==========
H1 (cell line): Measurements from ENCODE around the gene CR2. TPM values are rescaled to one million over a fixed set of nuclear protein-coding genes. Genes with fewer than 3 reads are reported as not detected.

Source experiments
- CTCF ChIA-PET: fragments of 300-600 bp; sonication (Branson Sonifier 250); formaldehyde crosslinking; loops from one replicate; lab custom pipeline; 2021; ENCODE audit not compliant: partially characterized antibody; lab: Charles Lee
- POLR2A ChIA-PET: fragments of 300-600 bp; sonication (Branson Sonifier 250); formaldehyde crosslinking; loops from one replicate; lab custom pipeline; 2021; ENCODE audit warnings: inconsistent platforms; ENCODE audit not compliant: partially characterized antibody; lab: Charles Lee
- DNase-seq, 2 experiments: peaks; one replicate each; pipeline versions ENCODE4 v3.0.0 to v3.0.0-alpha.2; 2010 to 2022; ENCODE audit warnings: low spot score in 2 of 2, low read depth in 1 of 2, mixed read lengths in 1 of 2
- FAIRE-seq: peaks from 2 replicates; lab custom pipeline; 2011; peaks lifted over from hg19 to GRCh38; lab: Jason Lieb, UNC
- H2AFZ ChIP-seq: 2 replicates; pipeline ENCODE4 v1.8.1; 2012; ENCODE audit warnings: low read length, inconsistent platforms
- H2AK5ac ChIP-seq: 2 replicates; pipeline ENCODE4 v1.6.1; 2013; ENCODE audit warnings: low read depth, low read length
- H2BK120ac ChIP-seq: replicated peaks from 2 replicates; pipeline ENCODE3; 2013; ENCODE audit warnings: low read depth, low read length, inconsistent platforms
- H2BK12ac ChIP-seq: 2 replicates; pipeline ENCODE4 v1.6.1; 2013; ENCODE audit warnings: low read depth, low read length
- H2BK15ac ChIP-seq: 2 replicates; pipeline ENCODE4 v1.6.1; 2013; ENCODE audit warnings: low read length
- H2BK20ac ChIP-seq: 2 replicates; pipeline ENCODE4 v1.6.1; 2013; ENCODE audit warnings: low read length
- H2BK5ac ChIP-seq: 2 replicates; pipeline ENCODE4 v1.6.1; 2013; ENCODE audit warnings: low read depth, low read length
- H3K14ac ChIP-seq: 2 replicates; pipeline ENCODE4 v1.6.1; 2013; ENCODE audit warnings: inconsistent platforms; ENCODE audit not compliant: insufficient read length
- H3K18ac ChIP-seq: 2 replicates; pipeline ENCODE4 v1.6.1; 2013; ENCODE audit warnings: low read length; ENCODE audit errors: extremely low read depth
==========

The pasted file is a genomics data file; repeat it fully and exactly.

H1 (cell line): Measurements from ENCODE around the gene CR2. TPM values are rescaled to one million over a fixed set of nuclear protein-coding genes. Genes with fewer than 3 reads are reported as not detected.

Source experiments
- CTCF ChIA-PET: fragments of 300-600 bp; sonication (Branson Sonifier 250); formaldehyde crosslinking; loops from one replicate; lab custom pipeline; 2021; ENCODE audit not compliant: partially characterized antibody; lab: Charles Lee
- POLR2A ChIA-PET: fragments of 300-600 bp; sonication (Branson Sonifier 250); formaldehyde crosslinking; loops from one replicate; lab custom pipeline; 2021; ENCODE audit warnings: inconsistent platforms; ENCODE audit not compliant: partially characterized antibody; lab: Charles Lee
- DNase-seq, 2 experiments: peaks; one replicate each; pipeline versions ENCODE4 v3.0.0 to v3.0.0-alpha.2; 2010 to 2022; ENCODE audit warnings: low spot score in 2 of 2, low read depth in 1 of 2, mixed read lengths in 1 of 2
- FAIRE-seq: peaks from 2 replicates; lab custom pipeline; 2011; peaks lifted over from hg19 to GRCh38; lab: Jason Lieb, UNC
- H2AFZ ChIP-seq: 2 replicates; pipeline ENCODE4 v1.8.1; 2012; ENCODE audit warnings: low read length, inconsistent platforms
- H2AK5ac ChIP-seq: 2 replicates; pipeline ENCODE4 v1.6.1; 2013; ENCODE audit warnings: low read depth, low read length
- H2BK120ac ChIP-seq: replicated peaks from 2 replicates; pipeline ENCODE3; 2013; ENCODE audit warnings: low read depth, low read length, inconsistent platforms
- H2BK12ac ChIP-seq: 2 replicates; pipeline ENCODE4 v1.6.1; 2013; ENCODE audit warnings: low read depth, low read length
- H2BK15ac ChIP-seq: 2 replicates; pipeline ENCODE4 v1.6.1; 2013; ENCODE audit warnings: low read length
- H2BK20ac ChIP-seq: 2 replicates; pipeline ENCODE4 v1.6.1; 2013; ENCODE audit warnings: low read length
- H2BK5ac ChIP-seq: 2 replicates; pipeline ENCODE4 v1.6.1; 2013; ENCODE audit warnings: low read depth, low read length
- H3K14ac ChIP-seq: 2 replicates; pipeline ENCODE4 v1.6.1; 2013; ENCODE audit warnings: inconsistent platforms; ENCODE audit not compliant: insufficient read length
- H3K18ac ChIP-seq: 2 replicates; pipeline ENCODE4 v1.6.1; 2013; ENCODE audit warnings: low read length; ENCODE audit errors: extremely low read depth